As a free agent for a second consecutive season, Camper signed a one-year, two-way deal with the New Jersey Devils on July 1, 2016.[12] He spent the duration of the 2016–17 season with AHL affiliate, the Albany Devils, compiling 29 assists for 35 points in 47 games.[citation needed]

Camper left the Devils as a free agent at the conclusion of his contract, signing a two-year AHL contract with hometown club, the Cleveland Monsters on July 21, 2017.[13] In the 2017–18 season, Camper was leading the Monsters in scoring with 29 assists and 42 points in 53 games before he was traded to the Tucson Roadrunners, alongside an NHL transaction between parent affiliate's the Blue Jackets and the Arizona Coyotes on February 26, 2018.[14] Camper found instant success with the Roadrunners, averaging at more than a point-per-game pace to play out the campaign.[citation needed]

On June 25, 2018 the Roadrunners traded Camper to the Grand Rapids Griffins in exchange for future considerations.[15]

On July 2, 2019, Camper agreed to continue his journeyman AHL career in signing a one-year contract with the Utica Comets.[16]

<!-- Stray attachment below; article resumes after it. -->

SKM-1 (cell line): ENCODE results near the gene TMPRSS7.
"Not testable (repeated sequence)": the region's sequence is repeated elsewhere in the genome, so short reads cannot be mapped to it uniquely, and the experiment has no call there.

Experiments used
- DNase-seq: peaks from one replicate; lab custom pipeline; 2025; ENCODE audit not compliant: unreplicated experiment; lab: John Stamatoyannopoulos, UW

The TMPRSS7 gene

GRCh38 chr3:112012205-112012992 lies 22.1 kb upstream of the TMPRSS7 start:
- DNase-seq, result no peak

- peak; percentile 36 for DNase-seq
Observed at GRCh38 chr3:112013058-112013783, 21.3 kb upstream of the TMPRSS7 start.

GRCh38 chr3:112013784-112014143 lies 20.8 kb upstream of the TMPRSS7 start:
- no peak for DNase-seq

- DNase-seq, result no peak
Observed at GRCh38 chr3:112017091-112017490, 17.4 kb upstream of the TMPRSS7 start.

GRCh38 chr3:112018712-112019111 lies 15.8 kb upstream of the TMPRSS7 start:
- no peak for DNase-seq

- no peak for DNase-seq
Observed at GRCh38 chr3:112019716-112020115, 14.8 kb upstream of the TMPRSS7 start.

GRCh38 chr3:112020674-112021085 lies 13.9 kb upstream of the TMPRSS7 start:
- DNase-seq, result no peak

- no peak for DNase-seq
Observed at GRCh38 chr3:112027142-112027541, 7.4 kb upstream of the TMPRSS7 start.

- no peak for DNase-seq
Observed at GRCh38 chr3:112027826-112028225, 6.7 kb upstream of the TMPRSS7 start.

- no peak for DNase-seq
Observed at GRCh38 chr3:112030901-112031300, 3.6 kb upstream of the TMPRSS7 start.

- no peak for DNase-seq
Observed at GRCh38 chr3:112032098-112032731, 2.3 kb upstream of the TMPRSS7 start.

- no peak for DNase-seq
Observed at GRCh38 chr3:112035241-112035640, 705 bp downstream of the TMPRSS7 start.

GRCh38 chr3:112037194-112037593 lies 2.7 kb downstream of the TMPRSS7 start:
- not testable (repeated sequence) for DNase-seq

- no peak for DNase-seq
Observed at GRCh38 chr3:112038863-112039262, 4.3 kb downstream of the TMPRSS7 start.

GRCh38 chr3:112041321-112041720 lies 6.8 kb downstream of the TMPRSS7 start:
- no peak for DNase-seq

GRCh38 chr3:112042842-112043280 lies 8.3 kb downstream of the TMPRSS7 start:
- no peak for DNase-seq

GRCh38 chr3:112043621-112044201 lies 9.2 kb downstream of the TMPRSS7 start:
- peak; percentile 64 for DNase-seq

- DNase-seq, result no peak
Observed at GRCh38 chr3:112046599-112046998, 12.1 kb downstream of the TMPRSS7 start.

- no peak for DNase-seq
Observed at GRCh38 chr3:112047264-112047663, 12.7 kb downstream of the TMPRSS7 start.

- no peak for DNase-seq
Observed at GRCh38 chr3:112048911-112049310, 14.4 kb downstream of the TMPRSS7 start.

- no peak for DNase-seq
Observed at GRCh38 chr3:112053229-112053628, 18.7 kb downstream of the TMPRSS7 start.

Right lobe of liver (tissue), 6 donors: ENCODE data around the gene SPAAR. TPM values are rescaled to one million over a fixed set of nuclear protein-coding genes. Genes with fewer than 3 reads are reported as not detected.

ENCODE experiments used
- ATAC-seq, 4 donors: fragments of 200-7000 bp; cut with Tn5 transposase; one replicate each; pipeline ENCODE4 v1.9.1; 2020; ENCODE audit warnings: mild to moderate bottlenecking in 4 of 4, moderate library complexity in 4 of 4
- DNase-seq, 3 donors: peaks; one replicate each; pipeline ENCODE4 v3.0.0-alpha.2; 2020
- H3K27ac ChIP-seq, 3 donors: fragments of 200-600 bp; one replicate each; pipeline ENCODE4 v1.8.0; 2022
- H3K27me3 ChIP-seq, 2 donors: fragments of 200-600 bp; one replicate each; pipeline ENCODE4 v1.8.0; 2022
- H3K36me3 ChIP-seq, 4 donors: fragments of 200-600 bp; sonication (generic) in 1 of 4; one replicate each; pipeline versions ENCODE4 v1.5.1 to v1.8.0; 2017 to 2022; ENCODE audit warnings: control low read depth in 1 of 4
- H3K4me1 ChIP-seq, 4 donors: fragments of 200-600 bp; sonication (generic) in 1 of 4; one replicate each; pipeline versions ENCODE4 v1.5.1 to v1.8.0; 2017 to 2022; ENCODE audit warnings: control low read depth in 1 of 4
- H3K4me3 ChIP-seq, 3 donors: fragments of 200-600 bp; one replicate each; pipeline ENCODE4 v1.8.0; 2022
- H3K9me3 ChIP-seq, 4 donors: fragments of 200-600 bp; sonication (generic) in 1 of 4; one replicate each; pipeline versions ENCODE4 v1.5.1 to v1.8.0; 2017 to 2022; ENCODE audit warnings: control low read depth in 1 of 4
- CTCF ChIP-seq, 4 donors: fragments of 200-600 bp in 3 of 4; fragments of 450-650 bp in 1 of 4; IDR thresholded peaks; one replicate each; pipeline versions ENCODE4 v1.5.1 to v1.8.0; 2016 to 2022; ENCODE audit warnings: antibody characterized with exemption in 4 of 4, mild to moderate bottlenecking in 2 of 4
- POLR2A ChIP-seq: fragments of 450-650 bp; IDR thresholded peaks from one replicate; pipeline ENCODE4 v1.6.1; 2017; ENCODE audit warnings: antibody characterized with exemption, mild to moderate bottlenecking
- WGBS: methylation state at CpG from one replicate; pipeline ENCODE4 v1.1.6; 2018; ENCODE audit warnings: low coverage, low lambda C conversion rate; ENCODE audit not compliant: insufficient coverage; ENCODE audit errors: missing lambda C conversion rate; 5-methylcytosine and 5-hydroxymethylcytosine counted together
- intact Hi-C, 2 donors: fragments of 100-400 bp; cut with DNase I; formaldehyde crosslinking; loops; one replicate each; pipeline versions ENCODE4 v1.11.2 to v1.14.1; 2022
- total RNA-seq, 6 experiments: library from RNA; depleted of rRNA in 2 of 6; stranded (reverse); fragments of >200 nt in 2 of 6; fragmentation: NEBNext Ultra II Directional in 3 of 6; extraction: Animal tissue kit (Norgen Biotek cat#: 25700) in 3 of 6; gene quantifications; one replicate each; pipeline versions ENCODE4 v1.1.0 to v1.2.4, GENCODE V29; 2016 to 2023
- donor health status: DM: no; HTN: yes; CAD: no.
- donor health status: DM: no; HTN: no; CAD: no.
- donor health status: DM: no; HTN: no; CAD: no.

Personal lifeEdit

Camper, who was born in Rocky River, Ohio, is Jewish,[17][18][19] and is the middle son of Rick and Heidi Camper.[20] His older brother Ben played hockey for the minor-league Tulsa Oilers of the Central Hockey League in 2008–09, and his brother Jay played junior hockey for the Alpena (Mich.) Ice Diggers of the North American Hockey League, the Lincoln Stars and Chicago Steel of the United States Hockey League, and now plays for the University of New Hampshire.[20][21][22] He attended Rocky River High School in Ohio.[23]

Carter married Erika Fisher on August 25, 2012.[24]

Career statisticsEdit

 
Camper during his tenure with the Providence Bruins.
Regular season Playoffs
Season Team League GP G A Pts PIM GP G A Pts PIM
2004–05 Cleveland Jr. Barons NAHL 54 14 23 37 12
2005–06 Cleveland Jr. Barons NAHL 57 31 51 82 26 14 6 15 21 4
2005–06 U.S. National Development Team USDP 4 4 6 10 0
2006–07 Lincoln Stars USHL 56 23 48 71 40 4 1 1 2 2
2007–08 Miami RedHawks CCHA 33 15 26 41 20
2008–09 Miami RedHawks CCHA 40 20 22 42 24
2009–10 Miami RedHawks CCHA 44 15 28 43 14
2010–11 Miami RedHawks CCHA 39 19 38 57 27
2010–11 Providence Bruins AHL 3 1 1 2 2
2011–12 Providence Bruins AHL 69 18 30 48 18
2011–12 Boston Bruins NHL 3 1 0 1 0
2012–13 Providence Bruins AHL 57 10 37 47 6 12 8 5 13 0
2013–14 Providence Bruins AHL 41 8 23 31 16
2013–14 Springfield Falcons AHL 19 4 16 20 8 5 1 4 5 0
2014–15 Binghamton Senators AHL 75 15 37 52 16
2015–16 Hershey Bears AHL 64 9 25 34 16 21 6 11 17 2
2016–17 Albany Devils AHL 47 6 29 35 18 4 2 0 2 2
2017–18 Cleveland Monsters AHL 53 13 29 42 10
2017–18 Tucson Roadrunners AHL 15 3 16 19 4 9 1 7 8 6
2018–19 Grand Rapids Griffins AHL 67 17 33 50 24 5 0 3 3 0
NHL totals 3 1 0 1 0

Awards and honorsEdit

See alsoEdit

ReferencesEdit